"You're the new doctor." It was not a question.
Nicole held on to her dignity by a thread.
"Yes, I am. I arrived this morning. I'm sorry about your daughter's arm. I happened to drive past the accident on my way from a tour of the hospital. The policeman had seen me here earlier. He said the ambulance was busy, but he thought it would be all right if I drove everyone here. Fortunately, the break was clean and easily set."
"You don't say?"
Something in the way he said that made Nicole choke back the rest of her rushed explanation. She examined his face more closely. His eyes glowed the same rich blue as his daughter's, but there were fine lines at the corners. Worry lines. And a harshness lay behind his eyes that Ruthie certainly didn't have, an icy bitterness that warned her of something he kept banked up, hidden from prying substitute doctors.
She swallowed and tried again. "The housekeeper - Mrs. Tyndall, isn't it?" His head jerked, once.
"Yes, well, she was there. I brought her and your other daughters with us to the hospital. Mrs. Tyndall assured me she was fully authorized to consent to treatment for Ruthie, and since the nurses didn't object, I decided -"
To say he smiled was to overstate that grim uplift of his mouth. So ... arrogant. As if he questioned not just her brains, but her ability.
Nicole shrugged the thought away. It was a small-town thing, that's all. Once she was established in the clinic, had the local guy's blessing, they'd come to accept her.
"Excuse me? You were saying?" One black eyebrow flicked up at her in silent demand.
"Yes. Sorry." Nicole flushed, the hot red stain burning her cheeks, then plunging down her neck. She summoned her courage.
"I was going to say that I decided it was best to treat your daughter quickly, get the arm into a cast as soon as possible. Since we did have permission." She smiled at Ruthie, wishing her father would lighten up. "Kids this age are pretty active."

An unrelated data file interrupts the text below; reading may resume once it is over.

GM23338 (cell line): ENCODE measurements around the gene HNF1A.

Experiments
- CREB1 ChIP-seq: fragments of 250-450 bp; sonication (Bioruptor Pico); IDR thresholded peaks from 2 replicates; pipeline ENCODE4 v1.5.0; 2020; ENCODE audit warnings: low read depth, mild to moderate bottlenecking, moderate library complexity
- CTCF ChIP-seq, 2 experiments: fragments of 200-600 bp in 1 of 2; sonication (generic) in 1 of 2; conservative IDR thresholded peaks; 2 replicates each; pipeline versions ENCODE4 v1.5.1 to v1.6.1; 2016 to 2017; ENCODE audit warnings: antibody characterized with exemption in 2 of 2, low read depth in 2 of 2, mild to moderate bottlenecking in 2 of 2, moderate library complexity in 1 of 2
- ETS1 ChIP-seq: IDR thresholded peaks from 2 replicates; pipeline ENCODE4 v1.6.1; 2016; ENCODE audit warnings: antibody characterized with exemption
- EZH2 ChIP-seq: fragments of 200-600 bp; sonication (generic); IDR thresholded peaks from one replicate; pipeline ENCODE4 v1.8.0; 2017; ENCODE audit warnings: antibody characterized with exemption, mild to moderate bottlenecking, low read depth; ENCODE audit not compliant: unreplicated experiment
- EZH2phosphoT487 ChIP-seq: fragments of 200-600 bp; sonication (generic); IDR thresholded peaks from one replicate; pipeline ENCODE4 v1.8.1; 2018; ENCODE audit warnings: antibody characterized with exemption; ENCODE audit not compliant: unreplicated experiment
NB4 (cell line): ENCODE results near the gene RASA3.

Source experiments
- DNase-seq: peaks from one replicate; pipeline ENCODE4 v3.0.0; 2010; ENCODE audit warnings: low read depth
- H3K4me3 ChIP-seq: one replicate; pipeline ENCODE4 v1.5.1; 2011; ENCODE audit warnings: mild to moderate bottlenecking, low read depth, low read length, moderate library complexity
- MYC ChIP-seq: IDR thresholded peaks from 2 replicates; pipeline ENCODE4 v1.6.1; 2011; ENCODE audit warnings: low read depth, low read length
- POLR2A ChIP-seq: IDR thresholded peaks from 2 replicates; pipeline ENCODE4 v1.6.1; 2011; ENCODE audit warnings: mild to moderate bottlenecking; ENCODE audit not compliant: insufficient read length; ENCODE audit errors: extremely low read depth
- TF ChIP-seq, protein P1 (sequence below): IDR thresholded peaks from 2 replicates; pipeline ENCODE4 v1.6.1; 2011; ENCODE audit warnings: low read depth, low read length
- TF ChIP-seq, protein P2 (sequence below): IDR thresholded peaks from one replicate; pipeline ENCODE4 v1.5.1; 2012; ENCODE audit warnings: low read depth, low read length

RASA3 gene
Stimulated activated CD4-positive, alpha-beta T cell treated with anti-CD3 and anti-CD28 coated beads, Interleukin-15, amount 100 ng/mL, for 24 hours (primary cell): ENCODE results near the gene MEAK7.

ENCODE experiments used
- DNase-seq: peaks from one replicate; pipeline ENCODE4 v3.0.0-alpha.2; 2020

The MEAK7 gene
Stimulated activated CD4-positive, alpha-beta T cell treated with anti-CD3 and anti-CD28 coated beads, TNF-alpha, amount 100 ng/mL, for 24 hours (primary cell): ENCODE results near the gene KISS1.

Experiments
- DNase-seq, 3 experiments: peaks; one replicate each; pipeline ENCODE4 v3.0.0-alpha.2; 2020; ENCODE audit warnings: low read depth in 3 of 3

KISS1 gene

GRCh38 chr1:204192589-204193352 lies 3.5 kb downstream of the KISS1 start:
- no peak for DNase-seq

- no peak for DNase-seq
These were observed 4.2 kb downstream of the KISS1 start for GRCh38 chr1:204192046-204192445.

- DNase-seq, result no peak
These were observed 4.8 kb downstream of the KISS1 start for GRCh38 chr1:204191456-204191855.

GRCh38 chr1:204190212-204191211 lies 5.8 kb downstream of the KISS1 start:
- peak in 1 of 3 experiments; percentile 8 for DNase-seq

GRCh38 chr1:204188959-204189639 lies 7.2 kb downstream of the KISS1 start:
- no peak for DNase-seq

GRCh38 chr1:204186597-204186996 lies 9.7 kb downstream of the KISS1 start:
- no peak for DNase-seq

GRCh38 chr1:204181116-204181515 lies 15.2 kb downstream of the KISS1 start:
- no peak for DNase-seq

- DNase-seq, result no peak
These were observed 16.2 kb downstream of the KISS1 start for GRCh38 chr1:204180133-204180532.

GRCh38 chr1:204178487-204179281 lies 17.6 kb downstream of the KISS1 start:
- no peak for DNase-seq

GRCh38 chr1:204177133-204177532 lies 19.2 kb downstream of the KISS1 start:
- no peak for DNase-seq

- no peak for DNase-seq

"I'm well aware of the antics of children this age." His eyes frosted over to a glacial chill. "You may remember that I have three of them."
"Oh." Actually he might have ten for all Nicole knew. No doubt he thought the nurses had already told her.
"Yes, of course, Mr. - ?" She glanced up, wondering if he'd ignore the hint, as before.
"Darling," he finished smoothly. "Joshua Darling. And it's Doctor."
"Ah. I see." Oh, no! Nicole prayed for courage. This was the man she'd be working with? Her heart did a nosedive straight to her toes. Good one, Nici. Alienate him first thing. Excellent beginning.
She forced herself to smile.
"It's nice to finally meet you, Dr. Darling."
His dubious look cast doubt on her statement. "I'd like to see the X rays. Now."
"Yes, of course." She turned to find the nurse who'd hovered while she set the arm, but there was no one else in the room. "I'm sorry, I don't know where she's taken them."
"Arvilla!" Dr. Darling barked the word out loudly enough that the whole hospital could have heard.
"Yes, Doctor. I'm here." The short, bustling woman handed him a big brown envelope. "I suspected you'd want to see these, so I didn't file them - yet."
Excerpted from Blessings by Lois Richer Copyright ©2003 by Harlequin Enterprises, Ltd.. Excerpted by permission.